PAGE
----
In 2004, Pino Rodriguez’s Camden neighborhood was so blighted that the divorced father’s children were not allowed to sleep at his house.
“It was deemed that the area was unsafe,” he recalled. “It was unsafe.”
So Rodriguez took matters into his own hands, creating the Block Supporter Initiative: an effort to engage his neighbors in beautifying and improving their neighborhood by planting flowers, cleaning up debris and otherwise taking ownership to turn things around.
“My neighbors were elated, they were excited,” Rodriguez recalled. “It worked.”
The Block Supporter Initiative was such a success that crime declined, and Rodriguez was hired by Camden Lutheran Housing to expand his work to other neighborhoods.
This month, Rodriguez was rewarded for his efforts with one of New Jersey’s most prestigious honors: the Russ Berrie Making a Difference Awards top prize, which includes a $50,000 cash award.
“I am so humbled, but this is not about me,” Rodriguez said. “This is about the residents that deserve change, and have been wanting change for decades.”
The Russ Berrie Making a Difference Awards honor New Jersey’s most extraordinary unsung heroes, whose outstanding community service and charitable contributions have made a substantial impact on the lives of others. The awards, established by the late Russell Berrie, are funded by The Russell Berrie Foundation and administered by Ramapo College, with recipients selected by a panel of independent judges. The 22nd annual awards, accompanied by cash prizes ranging from $5,000 to $50,000, were announced at a ceremony at Ramapo College on May 4.
At the ceremony, Angelica Berrie, president of The Russell Berrie Foundation, celebrated the “selfless spirit of leadership” that the honorees embody, saying, “Philanthropy is the gift of who you are, not the size of your check or the the size of the plaque in a building named after you. It is not necessarily dramatic, bold or ambitious acts of generosity.”
Referring to Mother Teresa’s famous saying, Berrie noted, “Often, as we see with many of our heroes today, it is ‘doing small things with great love.’”
“Inspired by everyday heroes who gather toothbrushes for the homeless, plant and distribute food to those in need, raise money for cancer, serve in soup kitchens, offer free medical services and open their hearts to unemployed veterans, battered women, foster children and the incarcerated, let’s start with small acts,” Berrie continued. “To all our nominees: You are inspiring others, leading by example, performing acts of kindness that ripple out and impact the lives of others in our community. With each small act, you are transforming the world.”
In addition to Rodriguez, honorees include:
REV. MILDRED FARRAR of PATERSON (Passaic County), who received the $35,000 award for her extensive work with the Paterson community, which began in the late 70s. Many years ago, when her 15-year-old daughter became pregnant, Farrar was there to guide her through that challenging time. Decades later, as her 82nd birthday approached, she decided she wanted leave a legacy to help other teen mothers. When her neighbor's house became available, she purchased it and created "Millie's Place: A House of Refuge," a place for teen and single mothers to gather, receive supportive services and create a path forward for their own families. The program incorporates financial literacy, parenting skills and tangible support such as food and clothing. Soon after, Farrar launched the Faith in Action Community Development Corporation, which assists nearly 100 families in the Greater Paterson area weekly, providing fresh food, clothing, household items and a listening ear. Farrar, who is approaching her 87th birthday, has helped countless women and continues to serve her community.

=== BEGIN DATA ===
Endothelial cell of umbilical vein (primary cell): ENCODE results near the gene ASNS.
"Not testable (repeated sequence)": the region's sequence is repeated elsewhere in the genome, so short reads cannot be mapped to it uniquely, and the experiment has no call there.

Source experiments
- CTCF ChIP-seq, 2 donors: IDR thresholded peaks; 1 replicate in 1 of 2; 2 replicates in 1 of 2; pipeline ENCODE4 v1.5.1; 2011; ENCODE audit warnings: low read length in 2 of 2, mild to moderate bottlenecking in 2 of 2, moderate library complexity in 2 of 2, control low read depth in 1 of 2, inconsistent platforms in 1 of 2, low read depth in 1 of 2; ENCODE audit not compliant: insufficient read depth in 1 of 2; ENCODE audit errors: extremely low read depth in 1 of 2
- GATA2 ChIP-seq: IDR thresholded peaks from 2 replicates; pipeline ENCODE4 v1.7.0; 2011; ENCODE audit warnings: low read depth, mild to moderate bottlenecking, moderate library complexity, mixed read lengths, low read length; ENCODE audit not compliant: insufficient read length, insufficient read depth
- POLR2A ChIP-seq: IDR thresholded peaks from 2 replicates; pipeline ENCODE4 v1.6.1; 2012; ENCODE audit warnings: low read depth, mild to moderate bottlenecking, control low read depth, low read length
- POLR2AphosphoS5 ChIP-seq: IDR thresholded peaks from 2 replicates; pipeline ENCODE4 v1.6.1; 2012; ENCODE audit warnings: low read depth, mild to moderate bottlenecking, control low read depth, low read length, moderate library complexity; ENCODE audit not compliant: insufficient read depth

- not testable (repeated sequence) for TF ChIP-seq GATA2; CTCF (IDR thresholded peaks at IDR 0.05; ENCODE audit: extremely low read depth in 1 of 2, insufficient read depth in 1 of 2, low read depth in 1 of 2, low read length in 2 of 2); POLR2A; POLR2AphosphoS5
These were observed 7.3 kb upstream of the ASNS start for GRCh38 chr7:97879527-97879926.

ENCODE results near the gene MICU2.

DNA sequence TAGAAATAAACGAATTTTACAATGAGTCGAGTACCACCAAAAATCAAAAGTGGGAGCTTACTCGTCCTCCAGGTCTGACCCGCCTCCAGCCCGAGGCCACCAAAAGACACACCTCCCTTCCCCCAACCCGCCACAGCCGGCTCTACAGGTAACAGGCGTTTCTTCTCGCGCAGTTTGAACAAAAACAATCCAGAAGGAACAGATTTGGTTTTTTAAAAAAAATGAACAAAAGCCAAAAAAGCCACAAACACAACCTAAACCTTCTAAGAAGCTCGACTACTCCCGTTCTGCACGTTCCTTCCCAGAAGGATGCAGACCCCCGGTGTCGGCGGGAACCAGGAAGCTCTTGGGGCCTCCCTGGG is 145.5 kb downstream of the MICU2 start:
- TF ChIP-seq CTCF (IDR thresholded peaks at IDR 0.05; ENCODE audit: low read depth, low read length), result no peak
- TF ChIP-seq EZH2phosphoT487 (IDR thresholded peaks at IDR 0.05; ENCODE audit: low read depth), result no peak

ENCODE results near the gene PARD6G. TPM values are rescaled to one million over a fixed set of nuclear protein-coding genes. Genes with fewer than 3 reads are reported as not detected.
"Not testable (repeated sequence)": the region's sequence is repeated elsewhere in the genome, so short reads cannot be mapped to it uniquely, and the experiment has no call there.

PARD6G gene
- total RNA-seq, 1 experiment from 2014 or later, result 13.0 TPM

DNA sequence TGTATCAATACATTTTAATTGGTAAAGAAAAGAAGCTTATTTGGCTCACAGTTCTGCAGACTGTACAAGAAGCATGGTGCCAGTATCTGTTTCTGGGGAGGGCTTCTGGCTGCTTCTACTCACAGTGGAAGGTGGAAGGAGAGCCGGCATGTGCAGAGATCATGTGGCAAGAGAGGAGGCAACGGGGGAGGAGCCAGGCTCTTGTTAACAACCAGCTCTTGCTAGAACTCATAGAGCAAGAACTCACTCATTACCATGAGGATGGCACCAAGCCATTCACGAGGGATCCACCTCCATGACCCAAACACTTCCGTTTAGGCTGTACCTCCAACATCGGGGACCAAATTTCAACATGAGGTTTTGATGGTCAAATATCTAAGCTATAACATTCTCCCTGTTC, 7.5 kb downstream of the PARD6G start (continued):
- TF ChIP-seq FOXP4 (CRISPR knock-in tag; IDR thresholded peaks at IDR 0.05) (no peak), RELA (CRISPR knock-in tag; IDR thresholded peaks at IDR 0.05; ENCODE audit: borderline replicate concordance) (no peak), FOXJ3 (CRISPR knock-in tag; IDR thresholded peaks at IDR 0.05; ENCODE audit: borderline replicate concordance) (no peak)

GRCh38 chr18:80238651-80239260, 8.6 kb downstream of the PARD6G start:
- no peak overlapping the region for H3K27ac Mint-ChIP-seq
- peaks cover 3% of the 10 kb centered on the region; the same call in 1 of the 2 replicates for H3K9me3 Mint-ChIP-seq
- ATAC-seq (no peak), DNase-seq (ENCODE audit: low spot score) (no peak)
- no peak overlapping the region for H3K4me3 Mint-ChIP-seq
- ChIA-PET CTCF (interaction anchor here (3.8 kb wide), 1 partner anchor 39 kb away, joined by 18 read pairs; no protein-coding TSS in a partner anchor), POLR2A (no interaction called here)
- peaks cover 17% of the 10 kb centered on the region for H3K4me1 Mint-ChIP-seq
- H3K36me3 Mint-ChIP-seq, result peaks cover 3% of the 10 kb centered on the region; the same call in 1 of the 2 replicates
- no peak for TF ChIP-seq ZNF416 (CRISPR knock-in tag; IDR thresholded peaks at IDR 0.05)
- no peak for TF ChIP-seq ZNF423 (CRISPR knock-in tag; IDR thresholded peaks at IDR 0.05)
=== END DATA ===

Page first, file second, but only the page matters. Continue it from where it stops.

MELISSA GERTZ of RINGOES (Hunterdon County), who received the $25,000 award for her tireless advocacy on behalf of people with disabilities. After surviving a near-fatal car accident in 2004 that resulted in traumatic brain injury and PTSD, Gertz endured countless surgeries and rehabilitative therapies. She emerged with an acute understanding of what it is like to be disabled, and to have to fight endlessly for disability payments while one is ill, medicated and trying to get one’s life back together. This experience inspired Gertz to found the Community Justice Center, an innovative legal services nonprofit in Trenton that serves low-income and homeless people with disabilities, as well as returning veterans with disabilities and their families. The center, the first of its kind in New Jersey, transforms lives by providing legal assistance (including representing veterans before the Department of Veterans Affairs and Social Security Administration) and by collaborating with community organizers, civil rights activists and other experts to encourage the empowerment, resiliency and rights of those with disabilities.
EDRICK ALLEYNE of EATONTOWN (Monmouth County, $5,000 cash prize) was playing with his children at Seven Presidents Oceanfront Park last September, when he heard a man shout, “Somebody help! My nephew is drowning!” Looking out at the ocean, Alleyne saw Dustin Fleischer, a 28-year-old professional boxer, caught in a rip current about 50 yards off shore. Alleyne was the only person brave enough to get into the water. “Something came over me and told me to do it,” he later said. He went about 25 yards out into the water — up to his neck in the rough surf — and began coaching Fleischer to ride the waves in. Once Fleischer was close enough, Alleyne was able to grab him and bring him to safety. Exhausted and disoriented, Fleischer never got his rescuer’s name after the incident, so he contacted the Asbury Park Press for help. Alleyne’s girlfriend saw the story and the two men met, giving Fleischer a chance to thank the man who had saved his life.